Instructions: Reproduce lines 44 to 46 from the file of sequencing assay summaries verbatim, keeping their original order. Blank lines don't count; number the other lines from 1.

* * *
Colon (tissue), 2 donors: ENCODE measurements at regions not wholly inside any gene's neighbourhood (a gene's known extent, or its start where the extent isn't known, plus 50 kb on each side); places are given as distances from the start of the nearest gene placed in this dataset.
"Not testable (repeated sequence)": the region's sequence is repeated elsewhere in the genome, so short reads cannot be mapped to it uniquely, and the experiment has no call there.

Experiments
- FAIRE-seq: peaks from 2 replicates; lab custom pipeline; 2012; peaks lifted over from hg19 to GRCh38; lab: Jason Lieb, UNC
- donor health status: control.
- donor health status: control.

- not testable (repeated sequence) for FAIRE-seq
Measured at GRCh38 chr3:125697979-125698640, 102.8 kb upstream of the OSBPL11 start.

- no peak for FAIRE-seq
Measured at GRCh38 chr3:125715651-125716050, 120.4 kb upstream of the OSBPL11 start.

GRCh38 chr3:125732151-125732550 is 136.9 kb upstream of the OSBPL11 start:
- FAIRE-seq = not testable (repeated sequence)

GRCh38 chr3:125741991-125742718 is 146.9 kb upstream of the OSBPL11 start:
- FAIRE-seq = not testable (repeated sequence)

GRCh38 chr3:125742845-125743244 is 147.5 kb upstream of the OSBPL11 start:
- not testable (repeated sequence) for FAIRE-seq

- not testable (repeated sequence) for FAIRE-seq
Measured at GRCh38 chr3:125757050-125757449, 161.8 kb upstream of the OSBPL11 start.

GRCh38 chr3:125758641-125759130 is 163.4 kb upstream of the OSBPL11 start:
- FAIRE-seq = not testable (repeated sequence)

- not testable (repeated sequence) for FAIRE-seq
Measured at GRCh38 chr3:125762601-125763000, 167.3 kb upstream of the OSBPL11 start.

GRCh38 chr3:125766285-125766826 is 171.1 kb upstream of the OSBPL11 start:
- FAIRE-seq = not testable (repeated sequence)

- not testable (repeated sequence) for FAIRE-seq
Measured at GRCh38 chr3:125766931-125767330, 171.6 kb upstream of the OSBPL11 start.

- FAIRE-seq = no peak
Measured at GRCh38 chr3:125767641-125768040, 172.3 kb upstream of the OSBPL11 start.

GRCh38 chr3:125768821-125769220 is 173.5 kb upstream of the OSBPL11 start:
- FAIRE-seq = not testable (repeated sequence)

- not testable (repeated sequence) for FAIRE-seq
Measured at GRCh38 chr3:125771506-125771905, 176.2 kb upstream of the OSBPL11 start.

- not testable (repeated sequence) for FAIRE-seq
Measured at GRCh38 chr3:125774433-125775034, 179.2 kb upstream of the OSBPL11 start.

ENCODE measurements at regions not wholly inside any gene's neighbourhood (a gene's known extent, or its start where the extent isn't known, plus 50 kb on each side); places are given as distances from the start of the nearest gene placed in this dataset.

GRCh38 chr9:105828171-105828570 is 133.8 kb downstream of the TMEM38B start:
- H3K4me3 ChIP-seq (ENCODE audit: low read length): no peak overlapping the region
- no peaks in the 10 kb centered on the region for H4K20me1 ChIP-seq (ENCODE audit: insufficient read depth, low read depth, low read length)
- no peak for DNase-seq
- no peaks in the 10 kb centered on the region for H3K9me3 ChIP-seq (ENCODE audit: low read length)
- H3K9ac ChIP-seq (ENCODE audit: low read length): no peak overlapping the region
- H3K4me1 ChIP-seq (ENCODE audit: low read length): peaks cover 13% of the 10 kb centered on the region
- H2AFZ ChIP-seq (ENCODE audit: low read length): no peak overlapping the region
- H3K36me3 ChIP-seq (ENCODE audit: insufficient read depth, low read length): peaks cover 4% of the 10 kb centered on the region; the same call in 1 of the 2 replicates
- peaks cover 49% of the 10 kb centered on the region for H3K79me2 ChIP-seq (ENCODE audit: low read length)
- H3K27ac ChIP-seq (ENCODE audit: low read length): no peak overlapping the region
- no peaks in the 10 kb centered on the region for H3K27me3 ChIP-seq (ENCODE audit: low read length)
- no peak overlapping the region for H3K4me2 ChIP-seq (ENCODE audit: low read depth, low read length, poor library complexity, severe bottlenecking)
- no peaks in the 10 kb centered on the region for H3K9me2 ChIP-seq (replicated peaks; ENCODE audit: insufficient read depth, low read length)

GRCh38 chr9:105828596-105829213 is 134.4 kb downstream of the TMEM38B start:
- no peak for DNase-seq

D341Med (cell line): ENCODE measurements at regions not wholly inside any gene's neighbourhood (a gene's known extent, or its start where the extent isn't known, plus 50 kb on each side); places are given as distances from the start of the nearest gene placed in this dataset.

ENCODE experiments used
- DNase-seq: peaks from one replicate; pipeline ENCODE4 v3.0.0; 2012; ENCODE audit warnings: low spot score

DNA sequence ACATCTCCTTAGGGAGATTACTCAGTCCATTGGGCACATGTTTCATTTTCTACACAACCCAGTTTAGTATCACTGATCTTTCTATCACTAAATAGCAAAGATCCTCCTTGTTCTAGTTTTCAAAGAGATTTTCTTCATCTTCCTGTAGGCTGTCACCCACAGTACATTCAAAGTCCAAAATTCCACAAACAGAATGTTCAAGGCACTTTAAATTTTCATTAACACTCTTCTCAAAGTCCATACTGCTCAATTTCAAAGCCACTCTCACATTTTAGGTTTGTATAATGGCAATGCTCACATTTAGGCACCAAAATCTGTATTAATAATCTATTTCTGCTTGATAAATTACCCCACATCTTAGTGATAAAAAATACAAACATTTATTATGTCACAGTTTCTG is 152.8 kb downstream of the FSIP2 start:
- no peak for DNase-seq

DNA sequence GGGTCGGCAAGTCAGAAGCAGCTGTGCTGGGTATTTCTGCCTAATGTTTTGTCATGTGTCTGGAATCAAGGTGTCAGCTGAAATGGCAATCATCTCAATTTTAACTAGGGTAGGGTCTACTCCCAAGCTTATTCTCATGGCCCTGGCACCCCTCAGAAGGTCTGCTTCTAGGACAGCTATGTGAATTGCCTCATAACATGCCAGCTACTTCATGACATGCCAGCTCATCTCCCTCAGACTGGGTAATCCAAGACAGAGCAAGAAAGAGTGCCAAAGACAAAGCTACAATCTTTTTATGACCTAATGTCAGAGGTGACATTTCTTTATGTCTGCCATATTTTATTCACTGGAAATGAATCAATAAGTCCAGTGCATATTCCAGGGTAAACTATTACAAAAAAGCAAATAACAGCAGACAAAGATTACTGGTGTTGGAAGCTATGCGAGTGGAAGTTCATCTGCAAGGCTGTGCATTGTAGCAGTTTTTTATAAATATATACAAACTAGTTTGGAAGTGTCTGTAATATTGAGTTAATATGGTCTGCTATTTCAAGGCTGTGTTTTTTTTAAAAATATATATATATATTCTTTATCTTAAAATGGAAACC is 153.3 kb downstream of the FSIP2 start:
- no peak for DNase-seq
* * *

- H3K36me3 ChIP-seq (ENCODE audit: insufficient read depth, low read length): peaks cover 4% of the 10 kb centered on the region; the same call in 1 of the 2 replicates
- peaks cover 49% of the 10 kb centered on the region for H3K79me2 ChIP-seq (ENCODE audit: low read length)
- H3K27ac ChIP-seq (ENCODE audit: low read length): no peak overlapping the region